Over at Hakeem Nicks’ locker, reporters asked about the state of the Giants’ passing game, which looked bad for the second week in a row.

Nicks basically chalked it up to the cycle of sports: One team has success and then other teams make adjustments, placing the onus back on the first team to make counteradjustments. Right now, Nicks said, the Giants were between steps two and three.

“Nothing to be concerned about,” he said. “Once you’re excelling so much offensively, teams are scheming to try to stop what you do. We just got to, like I said, start looking at that film, start critiquing ourselves, maybe start doing some things differently.”

But what about Nicks himself? He caught just one pass for 10 yards yesterday, and hasn’t seemed himself all season long. It seems like the coaches are scheming around the fact that they’re dealing with a diminished Nicks.

Once play in particular stood out yesterday: With the Giants facing 3rd and goal from the five-yard line late in the third quarter, with a chance to go up by two touchdowns, Nicks was lined up on the wide side of the field with a cornerback playing an inside technique. It seemed like the perfect circumstances for an end-zone fade to Nicks, who excels at out-maneuvering defensive backs with the ball in the air. But the Giants threw a fade to rookie Reuben Randle on the opposite site instead. The pass was incomplete, and the Giants settled for a field goal to let the Steelers stay in the game.

I asked Nicks if he was operating at 100 percent.

“You know I’m getting there each week. Each week I’m getting there. I wouldn’t say quite 100 yet, but I’m getting there,” he said, thus echoing what Giants fans have been hearing for weeks.

If he wasn’t at 100 percent, I asked him, what percentage was he?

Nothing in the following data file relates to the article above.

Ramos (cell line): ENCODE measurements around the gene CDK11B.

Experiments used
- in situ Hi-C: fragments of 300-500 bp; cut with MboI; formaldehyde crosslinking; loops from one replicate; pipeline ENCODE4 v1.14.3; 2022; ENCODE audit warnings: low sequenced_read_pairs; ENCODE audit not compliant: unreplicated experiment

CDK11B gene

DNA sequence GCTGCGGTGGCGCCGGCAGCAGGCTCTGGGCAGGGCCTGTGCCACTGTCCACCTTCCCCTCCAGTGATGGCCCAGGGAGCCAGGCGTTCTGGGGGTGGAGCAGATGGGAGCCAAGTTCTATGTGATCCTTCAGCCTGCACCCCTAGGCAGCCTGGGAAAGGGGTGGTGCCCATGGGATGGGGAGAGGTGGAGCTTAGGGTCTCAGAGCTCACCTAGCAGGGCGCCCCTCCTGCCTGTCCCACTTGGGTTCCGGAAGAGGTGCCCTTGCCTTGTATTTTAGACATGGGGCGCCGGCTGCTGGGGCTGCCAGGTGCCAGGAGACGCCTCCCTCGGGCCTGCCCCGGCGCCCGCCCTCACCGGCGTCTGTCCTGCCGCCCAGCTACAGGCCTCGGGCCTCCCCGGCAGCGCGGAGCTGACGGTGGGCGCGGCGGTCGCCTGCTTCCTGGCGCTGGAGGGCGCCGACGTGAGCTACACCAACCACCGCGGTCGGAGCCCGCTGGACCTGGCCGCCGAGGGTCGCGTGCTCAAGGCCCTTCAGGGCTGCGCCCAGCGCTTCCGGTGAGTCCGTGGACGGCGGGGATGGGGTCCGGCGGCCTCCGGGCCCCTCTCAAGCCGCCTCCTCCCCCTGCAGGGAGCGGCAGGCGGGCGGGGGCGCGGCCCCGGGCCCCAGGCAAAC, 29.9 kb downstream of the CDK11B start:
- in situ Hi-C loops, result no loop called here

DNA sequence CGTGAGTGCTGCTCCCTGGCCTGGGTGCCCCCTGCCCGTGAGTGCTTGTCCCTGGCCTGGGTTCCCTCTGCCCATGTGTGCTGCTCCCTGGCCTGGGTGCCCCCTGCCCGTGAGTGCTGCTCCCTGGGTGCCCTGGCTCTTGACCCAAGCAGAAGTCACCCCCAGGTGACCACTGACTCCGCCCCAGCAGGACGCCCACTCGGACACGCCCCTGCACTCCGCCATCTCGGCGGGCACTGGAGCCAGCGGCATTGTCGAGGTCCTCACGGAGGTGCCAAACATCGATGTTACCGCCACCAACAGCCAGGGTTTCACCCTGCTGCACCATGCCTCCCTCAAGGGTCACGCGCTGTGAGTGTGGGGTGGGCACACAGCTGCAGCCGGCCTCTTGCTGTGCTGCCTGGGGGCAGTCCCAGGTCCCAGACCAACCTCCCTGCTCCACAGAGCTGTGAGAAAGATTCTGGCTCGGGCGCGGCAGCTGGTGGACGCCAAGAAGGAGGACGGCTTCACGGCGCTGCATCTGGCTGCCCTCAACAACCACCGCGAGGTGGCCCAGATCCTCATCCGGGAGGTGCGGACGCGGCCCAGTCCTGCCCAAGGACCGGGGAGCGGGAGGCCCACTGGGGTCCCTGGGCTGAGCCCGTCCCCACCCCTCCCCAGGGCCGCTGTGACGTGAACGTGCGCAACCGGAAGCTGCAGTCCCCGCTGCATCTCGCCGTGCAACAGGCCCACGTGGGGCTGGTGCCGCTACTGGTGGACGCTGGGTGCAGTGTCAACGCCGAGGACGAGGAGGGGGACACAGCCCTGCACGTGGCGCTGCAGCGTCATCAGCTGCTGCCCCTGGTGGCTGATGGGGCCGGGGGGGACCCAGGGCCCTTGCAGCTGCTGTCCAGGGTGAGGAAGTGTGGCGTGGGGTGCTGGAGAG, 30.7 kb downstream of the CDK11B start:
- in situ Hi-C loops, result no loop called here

“Um, I can’t put no number on it,” he said.

MARK HERZLICH WAS THE STARTING MIDDLE LINEBACKER yesterday, filling in for the injured Chase Blackburn. Because he manned the position traditionally recognized as the leader of the defense, he had to answer questions about the Giants’ alarmingly poor tackling yesterday.

So poor was it that it made journeyman running back Isaac Redman look like a superstar: Redman had 147 yards on 26 carries, for an average of 5.7 yards per. He looked half like a pinball, half like a bowling ball, pinging off Giants defenders in low gear, with his thighs and his waist seemingly too thick to wrap two arms around.

“He did a great job of bouncing off the initial tackle and then finding a hole late. A lot of times I think we needed to be in our gaps longer than we were,” Herzlich told me.

“We were coming out of our gaps. We’d see him go to the left, so we’d come out of our gaps to try to help out. Then he’d bounce back and stay on his feet and get north to south quickly.”

The idea of “poor tackling” has always seemed an unsatisfactory description to me. How much of what’s termed “poor tackling” is poor execution of the tackles themselves, and how much of it is simply not being in position because of the offense’s scheme and blocking?

I asked Herzlich, whose Mohawk and Braveheart-style face paint belies a thoughtful and gentlemanly demeanor, which of the two accounted more for the defense’s struggles yesterday. 

“I think a lot of times we were in position, and he bounced off, or we got chipped off, and they had that extra effort play,” he said.

And how do you remedy poor tackling?

“It’s a mindset. It’s not really something—because we’re not gonna take people to the ground during practice. It’s just something that you know since you’ve been playing every single week since you were nine years old. You gotta finish the tackles. And that’s what we gotta do better.”